Review: “The Black: Arrival,” Paul E. Cooley

Pros: LOTS of tension
Cons: Still that one niggly lost plot thread…
Rating: 4 out of 5

Paul E. Cooley’s The Black: Arrival (Volume 2) occurs semi-simultaneously with the original The Black. In that story, a sample barrel of the oil they were drawing from was sent to the home office while they continued to study it up close. Naturally, that crew discovered not an unusual oil sample, but rather an unusual and terrifying new creature. That barrel was carrying the very same murderous creature when it reached the folks back home–only there’s a lot more for it to feed on, making it much more deadly. Before long the lab is under quarantine, but it’s too late for the local hospital when a team member becomes sick and goes there.

 

I’m not sure how the CDC expects a quarantine to work on a creature that can devour (and add to its mass) anything that isn’t metal or glass. After it gets out at the lab, it eats everything. Sheetrock, carpets, rubber gaskets, plastic bags… people. And it’s gaining in size quite quickly. I still don’t understand how one (potentially major) detail went missing early in book one and is still a problem here. Early on in book one it’s discovered that metal the creature has touched becomes brittle–but only to other metal. I.e., you’d have to whack it with a crowbar instead of a plastic shovel. I can’t understand why this detail was introduced and then never really used again.

I like the characters. It’s a relatively small set, because these are the folks who promised to stay in the lab all weekend in order to do a rush job identifying and testing the contents of the barrel. It doesn’t help, of course, that Kate’s daughter Maeve is joining them because her feckless father couldn’t take her for the weekend (apparently not unusual).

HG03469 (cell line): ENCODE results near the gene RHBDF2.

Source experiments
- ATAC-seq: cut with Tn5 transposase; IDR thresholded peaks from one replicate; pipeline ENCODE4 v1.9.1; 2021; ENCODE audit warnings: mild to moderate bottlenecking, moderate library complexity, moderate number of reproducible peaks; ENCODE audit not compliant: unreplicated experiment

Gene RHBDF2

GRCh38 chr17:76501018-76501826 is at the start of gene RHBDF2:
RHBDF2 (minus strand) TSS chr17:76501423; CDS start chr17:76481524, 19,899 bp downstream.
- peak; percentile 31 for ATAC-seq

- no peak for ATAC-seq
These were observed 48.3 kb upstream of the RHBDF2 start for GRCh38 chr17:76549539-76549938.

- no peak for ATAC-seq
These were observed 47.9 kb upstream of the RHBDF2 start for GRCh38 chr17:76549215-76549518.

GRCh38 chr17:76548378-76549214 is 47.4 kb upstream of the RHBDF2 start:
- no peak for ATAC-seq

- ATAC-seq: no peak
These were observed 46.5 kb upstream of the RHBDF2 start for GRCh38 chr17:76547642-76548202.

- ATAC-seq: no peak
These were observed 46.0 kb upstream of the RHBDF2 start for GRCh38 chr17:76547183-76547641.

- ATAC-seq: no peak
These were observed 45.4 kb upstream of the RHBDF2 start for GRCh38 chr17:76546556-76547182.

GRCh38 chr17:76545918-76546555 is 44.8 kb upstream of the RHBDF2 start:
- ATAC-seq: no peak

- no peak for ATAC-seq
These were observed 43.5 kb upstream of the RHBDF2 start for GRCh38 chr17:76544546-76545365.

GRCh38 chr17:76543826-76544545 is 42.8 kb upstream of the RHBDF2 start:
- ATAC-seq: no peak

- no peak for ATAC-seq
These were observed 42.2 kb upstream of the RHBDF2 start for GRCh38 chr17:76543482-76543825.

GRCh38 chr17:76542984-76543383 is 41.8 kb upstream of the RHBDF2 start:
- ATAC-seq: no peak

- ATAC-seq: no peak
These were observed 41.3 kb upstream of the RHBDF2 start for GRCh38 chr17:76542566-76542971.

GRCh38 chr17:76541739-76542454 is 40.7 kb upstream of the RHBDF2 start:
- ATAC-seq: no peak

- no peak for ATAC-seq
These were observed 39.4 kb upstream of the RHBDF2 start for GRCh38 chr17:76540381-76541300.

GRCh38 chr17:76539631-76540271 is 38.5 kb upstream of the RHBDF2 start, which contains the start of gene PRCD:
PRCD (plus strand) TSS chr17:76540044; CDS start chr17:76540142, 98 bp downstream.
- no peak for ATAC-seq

The tension is fantastic in this tale. I sat glued to my seat. Trying to hide from, and later battle, the monster is incredibly difficult and dangerous.

As a small side note: I could stand to not hear characters hissing at each other for a long time. Unless snakes are involved. Every writer, I think, has at least one overused word or noise or event that keeps showing up. Kind of a subconscious element of the author’s style.

Oh! I almost forgot. I love this book just for the euphemism, “pickle tickle”. I laughed out loud.

The security at the lab is not nearly as good as it seems. When a delivery driver can bully someone into letting them into the building you’ve got an issue. Also, while halogen light (or natural daylight) seems to repel these things, the monster seems to be growing more and more intelligent–so why doesn’t it just take out the source of electricity? Should be child’s play for the thing by now.

My favorite details are the great characters (the amount of stereotype-ism is nice and low), the changing nature of the beast, and the rapidly growing tension later on in the tale. I had so much fun with this book that I don’t mind the small problems in it.

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